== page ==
Tuva Republic – The land of the Blue-eyed and Fair-haired People of Siberia

Tuva: Russia’s Tibet


Tuva, like Tibet, consists of a mountainous, underdeveloped region tucked away in the Eurasian heartland, traditionally inhabited by Buddhist herdsmen, and relatively recently added to the state’s official domain as a strategic buffer. Both Tuvans and Tibetans chafe at the cultural and demographic dilution of their homelands as Han Chinese and Russian influence has grown in past decades. Portions of both populations strive for independence from a metropole vastly more populous and powerful. Both look to the Dali Lama to champion their cause on the world arena, and have partisans in the West; this Tibetan torch is carried by Hollywood personalities such as Richard Gere, while Tuva is best known in America among the California-based ‘Friends of Tuva’, an informal organization inspired by Ralph Leighton‘s Tuva ot Bust; Richard Feynman‘s Last Journey.17

The Ket People


The Ket

The Ket people are a group which lives in Siberia, near the Yenesei river valley. They look like Asian people, and live much like the Eskimos, herding reindeer and living like Arctic nomads. Their language is thought by some to resemble the North American Athabaskan Native Americans. Some linguists see an affinity between proto-Yeniseian and such Native American languages as Tlingit and Navajo, as well. The Ket language, still spoken by about half of the Ket peoples, is entirely different than any other language in Siberia. The Ket language is part of a superfamily called Dene-Causasian which includes Yeniseian (includes the Kets) as one of its branches. Studying modern Ket is essential for piecing together these ancient relationships.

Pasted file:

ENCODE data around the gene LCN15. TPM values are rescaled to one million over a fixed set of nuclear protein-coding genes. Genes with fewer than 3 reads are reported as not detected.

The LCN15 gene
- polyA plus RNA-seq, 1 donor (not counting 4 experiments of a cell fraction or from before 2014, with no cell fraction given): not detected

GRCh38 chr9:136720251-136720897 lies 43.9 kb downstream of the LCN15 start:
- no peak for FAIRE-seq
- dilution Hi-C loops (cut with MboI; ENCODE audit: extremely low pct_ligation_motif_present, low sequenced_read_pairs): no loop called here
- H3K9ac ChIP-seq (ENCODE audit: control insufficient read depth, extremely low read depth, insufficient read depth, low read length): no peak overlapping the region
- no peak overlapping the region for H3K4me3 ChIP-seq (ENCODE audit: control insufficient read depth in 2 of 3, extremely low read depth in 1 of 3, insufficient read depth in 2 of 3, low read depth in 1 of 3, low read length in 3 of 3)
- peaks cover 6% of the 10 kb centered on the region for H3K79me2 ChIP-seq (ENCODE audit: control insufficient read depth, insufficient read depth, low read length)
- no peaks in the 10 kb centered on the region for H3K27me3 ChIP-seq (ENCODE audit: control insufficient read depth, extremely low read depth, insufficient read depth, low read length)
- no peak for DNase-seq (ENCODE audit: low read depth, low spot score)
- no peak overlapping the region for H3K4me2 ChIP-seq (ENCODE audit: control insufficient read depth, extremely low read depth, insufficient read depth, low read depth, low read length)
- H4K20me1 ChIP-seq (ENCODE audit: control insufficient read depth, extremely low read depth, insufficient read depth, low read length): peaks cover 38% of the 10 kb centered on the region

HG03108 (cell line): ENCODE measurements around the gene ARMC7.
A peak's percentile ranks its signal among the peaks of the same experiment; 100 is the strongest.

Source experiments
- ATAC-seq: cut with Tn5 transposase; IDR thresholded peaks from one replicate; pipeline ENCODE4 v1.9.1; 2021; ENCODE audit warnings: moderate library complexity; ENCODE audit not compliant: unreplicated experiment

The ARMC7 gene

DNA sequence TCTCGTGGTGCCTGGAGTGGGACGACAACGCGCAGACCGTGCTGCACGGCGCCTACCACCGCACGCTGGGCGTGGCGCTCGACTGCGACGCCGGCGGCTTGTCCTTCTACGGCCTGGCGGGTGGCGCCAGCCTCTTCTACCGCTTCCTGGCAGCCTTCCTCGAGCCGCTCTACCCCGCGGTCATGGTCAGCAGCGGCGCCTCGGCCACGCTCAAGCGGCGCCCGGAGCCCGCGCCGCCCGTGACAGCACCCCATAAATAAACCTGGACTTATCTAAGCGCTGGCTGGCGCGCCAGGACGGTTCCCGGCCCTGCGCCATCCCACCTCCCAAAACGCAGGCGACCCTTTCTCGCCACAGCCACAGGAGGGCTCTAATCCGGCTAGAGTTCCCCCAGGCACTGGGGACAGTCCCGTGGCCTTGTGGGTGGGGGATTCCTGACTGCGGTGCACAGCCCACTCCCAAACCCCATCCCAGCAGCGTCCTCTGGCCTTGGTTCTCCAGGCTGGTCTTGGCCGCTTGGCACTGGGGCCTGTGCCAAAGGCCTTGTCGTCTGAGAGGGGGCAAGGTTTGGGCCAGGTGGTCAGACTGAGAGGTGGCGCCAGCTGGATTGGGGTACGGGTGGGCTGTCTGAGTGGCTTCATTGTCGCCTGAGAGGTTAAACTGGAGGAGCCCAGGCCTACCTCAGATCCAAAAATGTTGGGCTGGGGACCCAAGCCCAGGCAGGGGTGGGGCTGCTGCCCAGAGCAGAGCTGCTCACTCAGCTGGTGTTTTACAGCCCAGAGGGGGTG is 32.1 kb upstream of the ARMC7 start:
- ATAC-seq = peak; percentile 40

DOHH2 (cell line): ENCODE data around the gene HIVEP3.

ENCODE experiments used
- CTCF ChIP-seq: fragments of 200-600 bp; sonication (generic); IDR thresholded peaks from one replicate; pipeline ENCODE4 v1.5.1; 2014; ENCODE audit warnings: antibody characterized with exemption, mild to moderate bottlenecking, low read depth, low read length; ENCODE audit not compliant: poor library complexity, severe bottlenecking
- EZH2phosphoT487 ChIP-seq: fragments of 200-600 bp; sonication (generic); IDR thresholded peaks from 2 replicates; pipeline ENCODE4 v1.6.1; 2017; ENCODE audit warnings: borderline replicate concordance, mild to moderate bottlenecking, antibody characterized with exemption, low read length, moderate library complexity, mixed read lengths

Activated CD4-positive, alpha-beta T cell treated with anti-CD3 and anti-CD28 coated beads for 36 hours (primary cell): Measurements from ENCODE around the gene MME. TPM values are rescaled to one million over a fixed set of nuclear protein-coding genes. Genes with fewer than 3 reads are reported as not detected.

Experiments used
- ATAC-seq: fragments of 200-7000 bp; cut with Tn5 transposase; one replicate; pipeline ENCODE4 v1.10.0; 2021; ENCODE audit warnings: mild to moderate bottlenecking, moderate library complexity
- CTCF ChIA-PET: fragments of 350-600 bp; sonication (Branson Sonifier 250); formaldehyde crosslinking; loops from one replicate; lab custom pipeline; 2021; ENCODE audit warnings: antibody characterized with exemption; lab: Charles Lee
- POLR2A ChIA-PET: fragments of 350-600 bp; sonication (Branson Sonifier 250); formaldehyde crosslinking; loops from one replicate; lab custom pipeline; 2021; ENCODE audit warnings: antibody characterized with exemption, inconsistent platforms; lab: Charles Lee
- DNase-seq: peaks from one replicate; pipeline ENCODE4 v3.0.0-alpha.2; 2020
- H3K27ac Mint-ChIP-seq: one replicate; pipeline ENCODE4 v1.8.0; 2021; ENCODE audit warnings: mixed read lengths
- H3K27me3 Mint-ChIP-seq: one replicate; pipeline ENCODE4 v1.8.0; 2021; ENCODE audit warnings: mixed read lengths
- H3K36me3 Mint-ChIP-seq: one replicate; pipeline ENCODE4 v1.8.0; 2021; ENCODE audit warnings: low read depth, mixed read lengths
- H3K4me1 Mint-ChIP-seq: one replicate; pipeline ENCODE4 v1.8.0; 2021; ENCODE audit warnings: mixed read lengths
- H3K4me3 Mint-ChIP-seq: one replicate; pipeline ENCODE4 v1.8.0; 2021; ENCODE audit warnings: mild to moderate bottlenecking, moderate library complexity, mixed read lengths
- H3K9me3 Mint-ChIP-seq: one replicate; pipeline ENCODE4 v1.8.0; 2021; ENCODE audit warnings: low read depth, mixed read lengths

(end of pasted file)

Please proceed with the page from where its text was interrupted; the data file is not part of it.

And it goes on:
Today the Ket live in small, riverside villages and are no longer nomadic. They are nominally Christians, but shamanistic beliefs persist. Fewer than half of the 1100 Ket speak their native language with any fluency, while nearly all speak Russian. During perestroĭka (1988) an alphabet based on Cyrillic (which is the name of the Russian style of alphabet) was devised for Ket, and today the language is taught in the first three grades of the local schools, but it is losing ground to Russian in everyday life. There is increased intermarriage with Russians, and the survival of the unique Ket language as a medium of everyday communication beyond the next two generations is in doubt.




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